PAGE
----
U.S. funding helped to re-open the Canadian abortion debate

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The Conference of Bishops is one of the few publicly listed sponsors alongside individual archdioceses and other Catholic organizations. According to the sponsor list on CLC’s website, the Conference of Bishops donated $5000 in 2012. Further research reveals that a separate pro-life arm called the Catholic Organization for Life and Family (COLF) also contributes.

COLF was co-founded by the Conference of Bishops and the world’s largest fraternal Catholic organization, the U.S.-based Knights of Columbus, “to build a culture of life and a civilization of love by promoting respect for human life and dignity and the essential role of the family.” 

Director Michele Boulva told the Vancouver Observer that the organization holds informational seminars on topics like abortion, stem-cell research, euthanasia, and other topics related to the creation or cessation of life. She added that COLF also sends out informational letters to MPs ahead of votes like Motion 312.

”We are a bit politically active, but predominantly we are of an educational nature,” she said. 

Although COLF is autonomous and they do their own publication, they  are co-funded by the Conference of Bishops and the Knights of Columbus, according to Boulva.

Based out of Connecticut, the Knights of Columbus run a network of charitable organizations which fund everything from broadcast media and construction of churches to scholarships and political activism. As of February 2011, the Canadian Knights have 227,538 members comprising 1,942 councils which form a dominant part of a link connecting potent Members of Parliament, the pro-life movement and the Catholic church.

Woodworth is a Knight, as are Americans John Boehner, Jeb Bush, and Rick Santorum.

Over $1 million in U.S. funding
The American Knights of Columbus tax records from 2004 to 2007 show the Conference of Bishops as a recipient of $1,036,350, including explicit support for COLF and “pro-life activities.”

The Canadian March of Life received $6,250 from the Knights of Columbus in 2004. In 2005, the Ottawa march disappeared from the books, but the Campaign for Life Coalition became an item on the cash recipient list with $17,752 in total financial support from 2005 to 2007.

Furthermore, according to a public statement by the Canadian Knights of Columbus, the annual interest of their $1 million Bishop du Laval fund is given directly to the Conference of Bishops. The statement also notes that the “Canadian Knights have also been key supporters and participants in Canada’s annual March of Life.”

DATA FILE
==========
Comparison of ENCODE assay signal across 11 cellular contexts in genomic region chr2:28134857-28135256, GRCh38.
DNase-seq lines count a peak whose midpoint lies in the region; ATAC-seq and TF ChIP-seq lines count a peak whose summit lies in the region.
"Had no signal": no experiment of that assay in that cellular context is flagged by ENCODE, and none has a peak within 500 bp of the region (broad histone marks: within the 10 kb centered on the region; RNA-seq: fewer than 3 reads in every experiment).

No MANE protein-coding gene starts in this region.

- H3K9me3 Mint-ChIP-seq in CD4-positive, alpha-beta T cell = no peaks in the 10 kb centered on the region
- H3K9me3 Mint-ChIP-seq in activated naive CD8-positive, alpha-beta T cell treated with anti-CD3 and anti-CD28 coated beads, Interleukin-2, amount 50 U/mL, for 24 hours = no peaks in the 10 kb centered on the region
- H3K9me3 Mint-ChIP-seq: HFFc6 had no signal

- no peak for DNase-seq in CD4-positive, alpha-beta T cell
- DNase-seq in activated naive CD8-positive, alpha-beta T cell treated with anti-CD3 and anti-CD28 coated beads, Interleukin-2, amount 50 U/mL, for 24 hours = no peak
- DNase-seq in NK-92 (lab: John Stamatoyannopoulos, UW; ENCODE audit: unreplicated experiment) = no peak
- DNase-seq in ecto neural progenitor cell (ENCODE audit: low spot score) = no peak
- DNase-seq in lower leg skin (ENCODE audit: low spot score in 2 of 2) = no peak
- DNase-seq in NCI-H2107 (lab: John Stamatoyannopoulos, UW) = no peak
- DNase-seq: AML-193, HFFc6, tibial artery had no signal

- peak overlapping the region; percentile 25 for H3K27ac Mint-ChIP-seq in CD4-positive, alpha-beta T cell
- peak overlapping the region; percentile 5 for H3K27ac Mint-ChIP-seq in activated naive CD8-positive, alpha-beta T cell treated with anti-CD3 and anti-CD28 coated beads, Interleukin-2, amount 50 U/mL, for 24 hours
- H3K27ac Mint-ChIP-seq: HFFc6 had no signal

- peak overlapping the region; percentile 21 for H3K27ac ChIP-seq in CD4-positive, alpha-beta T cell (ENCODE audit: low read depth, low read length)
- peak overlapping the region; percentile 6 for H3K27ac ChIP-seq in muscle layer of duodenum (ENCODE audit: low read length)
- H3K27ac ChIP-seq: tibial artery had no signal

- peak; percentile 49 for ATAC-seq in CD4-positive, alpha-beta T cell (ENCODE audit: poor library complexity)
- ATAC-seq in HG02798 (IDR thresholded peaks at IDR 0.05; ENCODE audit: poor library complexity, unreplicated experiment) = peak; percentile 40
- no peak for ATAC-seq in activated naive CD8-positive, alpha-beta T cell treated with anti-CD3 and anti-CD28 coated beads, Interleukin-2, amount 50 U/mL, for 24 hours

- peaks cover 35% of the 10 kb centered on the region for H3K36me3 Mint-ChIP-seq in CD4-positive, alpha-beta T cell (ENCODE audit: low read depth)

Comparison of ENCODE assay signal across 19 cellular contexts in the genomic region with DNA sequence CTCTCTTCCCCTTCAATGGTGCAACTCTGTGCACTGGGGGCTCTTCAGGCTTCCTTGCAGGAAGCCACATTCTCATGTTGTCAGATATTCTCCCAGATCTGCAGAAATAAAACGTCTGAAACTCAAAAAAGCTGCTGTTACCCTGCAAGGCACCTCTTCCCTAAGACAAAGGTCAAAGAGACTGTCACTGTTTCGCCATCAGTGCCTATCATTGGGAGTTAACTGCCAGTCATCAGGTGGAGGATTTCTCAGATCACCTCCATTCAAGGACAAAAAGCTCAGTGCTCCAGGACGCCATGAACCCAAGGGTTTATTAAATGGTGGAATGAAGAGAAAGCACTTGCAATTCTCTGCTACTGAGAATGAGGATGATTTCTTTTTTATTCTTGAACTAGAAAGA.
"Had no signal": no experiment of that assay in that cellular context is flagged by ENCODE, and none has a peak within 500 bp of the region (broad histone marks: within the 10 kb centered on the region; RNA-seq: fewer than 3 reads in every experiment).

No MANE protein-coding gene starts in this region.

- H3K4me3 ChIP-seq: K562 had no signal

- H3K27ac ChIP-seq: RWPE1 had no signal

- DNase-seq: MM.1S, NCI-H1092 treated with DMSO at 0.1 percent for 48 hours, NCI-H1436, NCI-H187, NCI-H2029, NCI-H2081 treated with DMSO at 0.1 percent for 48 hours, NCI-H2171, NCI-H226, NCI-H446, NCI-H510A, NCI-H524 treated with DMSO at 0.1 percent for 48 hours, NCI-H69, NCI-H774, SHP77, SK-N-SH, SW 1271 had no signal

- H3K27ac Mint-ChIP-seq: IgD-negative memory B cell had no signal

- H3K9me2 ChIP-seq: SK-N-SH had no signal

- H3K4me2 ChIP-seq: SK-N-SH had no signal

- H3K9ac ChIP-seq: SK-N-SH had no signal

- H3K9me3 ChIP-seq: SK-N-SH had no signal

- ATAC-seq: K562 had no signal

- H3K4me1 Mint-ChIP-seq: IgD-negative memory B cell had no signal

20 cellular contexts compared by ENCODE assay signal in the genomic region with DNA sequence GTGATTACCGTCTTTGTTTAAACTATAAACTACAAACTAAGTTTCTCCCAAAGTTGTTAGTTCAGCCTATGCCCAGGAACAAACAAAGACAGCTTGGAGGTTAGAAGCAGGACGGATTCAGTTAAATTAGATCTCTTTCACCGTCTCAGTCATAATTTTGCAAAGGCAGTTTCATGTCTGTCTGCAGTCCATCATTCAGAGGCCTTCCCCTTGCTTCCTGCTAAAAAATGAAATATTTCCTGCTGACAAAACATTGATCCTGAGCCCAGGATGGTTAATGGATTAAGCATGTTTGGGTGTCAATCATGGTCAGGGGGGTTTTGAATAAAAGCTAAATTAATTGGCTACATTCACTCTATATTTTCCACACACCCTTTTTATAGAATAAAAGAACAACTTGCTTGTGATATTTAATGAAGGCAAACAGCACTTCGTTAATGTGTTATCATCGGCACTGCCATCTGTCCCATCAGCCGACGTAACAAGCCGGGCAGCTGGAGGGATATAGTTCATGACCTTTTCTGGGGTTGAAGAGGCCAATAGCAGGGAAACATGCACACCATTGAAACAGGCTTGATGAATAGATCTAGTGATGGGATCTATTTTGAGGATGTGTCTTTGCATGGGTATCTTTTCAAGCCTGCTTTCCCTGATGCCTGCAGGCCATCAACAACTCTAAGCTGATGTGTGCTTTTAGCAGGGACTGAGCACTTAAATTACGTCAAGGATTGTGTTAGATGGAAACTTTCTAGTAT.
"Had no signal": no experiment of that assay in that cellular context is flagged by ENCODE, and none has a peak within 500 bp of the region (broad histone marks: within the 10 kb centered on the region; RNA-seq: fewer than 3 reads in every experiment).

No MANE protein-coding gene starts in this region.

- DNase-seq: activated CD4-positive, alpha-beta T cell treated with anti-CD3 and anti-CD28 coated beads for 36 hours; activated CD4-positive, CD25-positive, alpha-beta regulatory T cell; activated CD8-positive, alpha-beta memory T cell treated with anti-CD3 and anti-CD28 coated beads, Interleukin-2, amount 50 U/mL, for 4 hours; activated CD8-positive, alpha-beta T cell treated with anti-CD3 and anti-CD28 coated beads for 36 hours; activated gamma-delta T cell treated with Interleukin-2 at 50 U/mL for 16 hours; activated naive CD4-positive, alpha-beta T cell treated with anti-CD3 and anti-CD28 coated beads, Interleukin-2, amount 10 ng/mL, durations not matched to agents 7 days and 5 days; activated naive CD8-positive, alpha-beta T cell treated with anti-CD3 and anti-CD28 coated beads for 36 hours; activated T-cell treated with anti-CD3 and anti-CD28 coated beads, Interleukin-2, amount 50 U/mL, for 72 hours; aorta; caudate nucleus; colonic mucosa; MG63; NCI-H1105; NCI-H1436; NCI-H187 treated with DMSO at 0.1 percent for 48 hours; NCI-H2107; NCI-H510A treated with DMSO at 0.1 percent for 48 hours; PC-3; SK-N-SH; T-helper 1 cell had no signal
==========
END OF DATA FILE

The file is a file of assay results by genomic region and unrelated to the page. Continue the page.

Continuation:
Parliament Hill and the U.S. Knights of Columbus 
A March news release by the American Knights of Columbus reports on a private luncheon attended by Supreme Director of the Canadian Knights, Robert Cayea, and Speaker of the House, Conservative MP Andrew Scheer. The Speaker is a member of the Knights of Columbus Council 10418 in Regina.

Other notable members of the Knights include Conservative MP Jason Kenney, Minister of Citizenship, Immigration and Multiculturalism, and a potential successor to PM Stephen Harper. Kenney, too, voted in favor of Motion 312. Last June, on behalf of the Canadian government, Kenny awarded Deputy Supreme Knight Dennis A. Savoie with a commemorative medal for his charitable work and contribution “to the revitalization of the new voices of lay Catholics” expressing “the values of dignity of the human person and the sanctity of human life.”  

The ceremony took place at MP Andrew Scheer’s reception room and was also attended by Archbishop Paul-André Durocher, vice-president of the Conference of Bishops and Stephen Woodworth, who frequently volunteers for the Knights. At the time of writing, Supreme Director Robert Cayea had not returned calls to comment on the Knights’ relationship with Canada's Parliament Hill.

Despite the resounding defeat of Motion 312 in September and a general desire in the House of Commons  to move on from further discussion of abortion, legislative backbenchers have been successful in reintroducing the discussion of universal human rights.

With Mark Warawa’s motion on sex-selective abortions still on deck for debates, it is hard to imagine that the issue of abortion will be resolved in the nearfuture.

Woodworth says he is trying to close, not reopen, the abortion debate in addressing Justice Wilson’s proposal and determining the point at which a human being can be lawfully protected within full purview of the Canadian Charter of Rights and Freedoms.

The majority of Conservative MPs are anti-abortion, according to the Abortion Rights Coalition of Canada.  With continued help from south of the border, this country's March for Life is likely to grow.  

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